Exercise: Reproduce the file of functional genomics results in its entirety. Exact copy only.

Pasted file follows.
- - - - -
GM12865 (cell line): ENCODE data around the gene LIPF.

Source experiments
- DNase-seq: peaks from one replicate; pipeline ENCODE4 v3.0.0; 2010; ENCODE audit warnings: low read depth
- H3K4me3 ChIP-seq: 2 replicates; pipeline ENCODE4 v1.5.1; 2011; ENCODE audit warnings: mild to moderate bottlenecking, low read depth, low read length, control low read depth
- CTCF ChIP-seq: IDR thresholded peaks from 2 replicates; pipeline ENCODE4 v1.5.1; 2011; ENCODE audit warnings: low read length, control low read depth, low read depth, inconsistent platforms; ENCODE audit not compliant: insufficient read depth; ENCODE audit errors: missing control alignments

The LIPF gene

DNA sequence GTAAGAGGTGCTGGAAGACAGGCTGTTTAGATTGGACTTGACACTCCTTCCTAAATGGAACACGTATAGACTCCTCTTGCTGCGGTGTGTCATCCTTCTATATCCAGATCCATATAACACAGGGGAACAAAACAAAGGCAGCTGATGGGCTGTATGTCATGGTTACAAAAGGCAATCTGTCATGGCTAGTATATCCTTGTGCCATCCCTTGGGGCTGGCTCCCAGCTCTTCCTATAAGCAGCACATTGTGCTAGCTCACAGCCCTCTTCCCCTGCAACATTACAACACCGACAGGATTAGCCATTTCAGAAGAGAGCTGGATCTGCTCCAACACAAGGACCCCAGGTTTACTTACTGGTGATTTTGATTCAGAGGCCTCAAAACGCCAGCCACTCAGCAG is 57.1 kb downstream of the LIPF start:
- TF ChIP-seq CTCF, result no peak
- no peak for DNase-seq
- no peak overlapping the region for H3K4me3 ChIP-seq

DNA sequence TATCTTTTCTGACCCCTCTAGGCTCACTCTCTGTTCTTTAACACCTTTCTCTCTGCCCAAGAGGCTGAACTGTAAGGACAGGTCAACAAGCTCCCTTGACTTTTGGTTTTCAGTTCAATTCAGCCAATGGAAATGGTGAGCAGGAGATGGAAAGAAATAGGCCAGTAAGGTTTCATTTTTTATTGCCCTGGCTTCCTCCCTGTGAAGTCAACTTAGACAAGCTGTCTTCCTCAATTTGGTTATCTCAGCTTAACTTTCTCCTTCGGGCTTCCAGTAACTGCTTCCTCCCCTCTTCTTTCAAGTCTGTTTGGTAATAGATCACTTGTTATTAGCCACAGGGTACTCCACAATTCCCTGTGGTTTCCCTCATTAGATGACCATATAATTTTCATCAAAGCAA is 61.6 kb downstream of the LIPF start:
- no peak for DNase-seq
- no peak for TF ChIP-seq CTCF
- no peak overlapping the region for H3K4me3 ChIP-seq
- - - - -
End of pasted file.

GM12865 (cell line): ENCODE data around the gene LIPF.

Source experiments
- DNase-seq: peaks from one replicate; pipeline ENCODE4 v3.0.0; 2010; ENCODE audit warnings: low read depth
- H3K4me3 ChIP-seq: 2 replicates; pipeline ENCODE4 v1.5.1; 2011; ENCODE audit warnings: mild to moderate bottlenecking, low read depth, low read length, control low read depth
- CTCF ChIP-seq: IDR thresholded peaks from 2 replicates; pipeline ENCODE4 v1.5.1; 2011; ENCODE audit warnings: low read length, control low read depth, low read depth, inconsistent platforms; ENCODE audit not compliant: insufficient read depth; ENCODE audit errors: missing control alignments

The LIPF gene

DNA sequence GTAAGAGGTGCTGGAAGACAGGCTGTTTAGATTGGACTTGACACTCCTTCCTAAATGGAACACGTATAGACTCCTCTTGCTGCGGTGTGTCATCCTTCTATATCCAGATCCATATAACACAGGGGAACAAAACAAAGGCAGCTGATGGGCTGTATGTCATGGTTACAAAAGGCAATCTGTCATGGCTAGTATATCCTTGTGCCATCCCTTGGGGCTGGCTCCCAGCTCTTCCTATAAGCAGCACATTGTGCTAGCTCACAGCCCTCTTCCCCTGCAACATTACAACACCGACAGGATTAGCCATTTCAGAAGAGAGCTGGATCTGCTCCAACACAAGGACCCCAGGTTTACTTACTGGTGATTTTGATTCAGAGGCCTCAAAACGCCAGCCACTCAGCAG is 57.1 kb downstream of the LIPF start:
- TF ChIP-seq CTCF, result no peak
- no peak for DNase-seq
- no peak overlapping the region for H3K4me3 ChIP-seq

DNA sequence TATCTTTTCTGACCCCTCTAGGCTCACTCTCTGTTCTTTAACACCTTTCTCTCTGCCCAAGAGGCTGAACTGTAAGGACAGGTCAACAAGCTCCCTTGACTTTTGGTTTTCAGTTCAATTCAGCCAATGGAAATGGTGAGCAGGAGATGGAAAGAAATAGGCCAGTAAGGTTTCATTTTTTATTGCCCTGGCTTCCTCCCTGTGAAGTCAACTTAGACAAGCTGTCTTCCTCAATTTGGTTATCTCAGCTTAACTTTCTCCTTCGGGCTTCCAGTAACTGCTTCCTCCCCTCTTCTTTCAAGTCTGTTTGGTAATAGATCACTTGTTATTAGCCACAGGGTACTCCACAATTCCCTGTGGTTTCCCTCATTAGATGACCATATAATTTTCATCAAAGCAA is 61.6 kb downstream of the LIPF start:
- no peak for DNase-seq
- no peak for TF ChIP-seq CTCF
- no peak overlapping the region for H3K4me3 ChIP-seq